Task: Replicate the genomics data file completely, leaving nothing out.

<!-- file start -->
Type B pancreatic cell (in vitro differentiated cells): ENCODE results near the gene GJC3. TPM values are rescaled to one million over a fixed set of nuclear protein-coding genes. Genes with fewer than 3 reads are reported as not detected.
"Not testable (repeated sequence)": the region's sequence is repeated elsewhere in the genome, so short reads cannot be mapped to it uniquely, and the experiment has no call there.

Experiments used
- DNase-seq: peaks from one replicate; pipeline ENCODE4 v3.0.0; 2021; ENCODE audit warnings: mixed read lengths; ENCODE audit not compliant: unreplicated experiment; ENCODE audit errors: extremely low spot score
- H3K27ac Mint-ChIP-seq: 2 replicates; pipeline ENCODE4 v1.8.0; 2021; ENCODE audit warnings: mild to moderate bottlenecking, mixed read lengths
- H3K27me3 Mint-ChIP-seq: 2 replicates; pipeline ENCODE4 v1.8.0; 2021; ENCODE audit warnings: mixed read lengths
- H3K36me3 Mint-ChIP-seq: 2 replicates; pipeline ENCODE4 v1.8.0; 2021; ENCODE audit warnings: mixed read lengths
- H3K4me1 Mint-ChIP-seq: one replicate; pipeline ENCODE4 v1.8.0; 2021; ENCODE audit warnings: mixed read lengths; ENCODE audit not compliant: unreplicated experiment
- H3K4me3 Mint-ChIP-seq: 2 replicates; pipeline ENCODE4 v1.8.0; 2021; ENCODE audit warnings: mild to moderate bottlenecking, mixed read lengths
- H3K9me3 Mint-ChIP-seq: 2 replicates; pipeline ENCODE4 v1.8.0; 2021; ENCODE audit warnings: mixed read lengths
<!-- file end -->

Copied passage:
Type B pancreatic cell (in vitro differentiated cells): ENCODE results near the gene GJC3. TPM values are rescaled to one million over a fixed set of nuclear protein-coding genes. Genes with fewer than 3 reads are reported as not detected.
"Not testable (repeated sequence)": the region's sequence is repeated elsewhere in the genome, so short reads cannot be mapped to it uniquely, and the experiment has no call there.

Experiments used
- DNase-seq: peaks from one replicate; pipeline ENCODE4 v3.0.0; 2021; ENCODE audit warnings: mixed read lengths; ENCODE audit not compliant: unreplicated experiment; ENCODE audit errors: extremely low spot score
- H3K27ac Mint-ChIP-seq: 2 replicates; pipeline ENCODE4 v1.8.0; 2021; ENCODE audit warnings: mild to moderate bottlenecking, mixed read lengths
- H3K27me3 Mint-ChIP-seq: 2 replicates; pipeline ENCODE4 v1.8.0; 2021; ENCODE audit warnings: mixed read lengths
- H3K36me3 Mint-ChIP-seq: 2 replicates; pipeline ENCODE4 v1.8.0; 2021; ENCODE audit warnings: mixed read lengths
- H3K4me1 Mint-ChIP-seq: one replicate; pipeline ENCODE4 v1.8.0; 2021; ENCODE audit warnings: mixed read lengths; ENCODE audit not compliant: unreplicated experiment
- H3K4me3 Mint-ChIP-seq: 2 replicates; pipeline ENCODE4 v1.8.0; 2021; ENCODE audit warnings: mild to moderate bottlenecking, mixed read lengths
- H3K9me3 Mint-ChIP-seq: 2 replicates; pipeline ENCODE4 v1.8.0; 2021; ENCODE audit warnings: mixed read lengths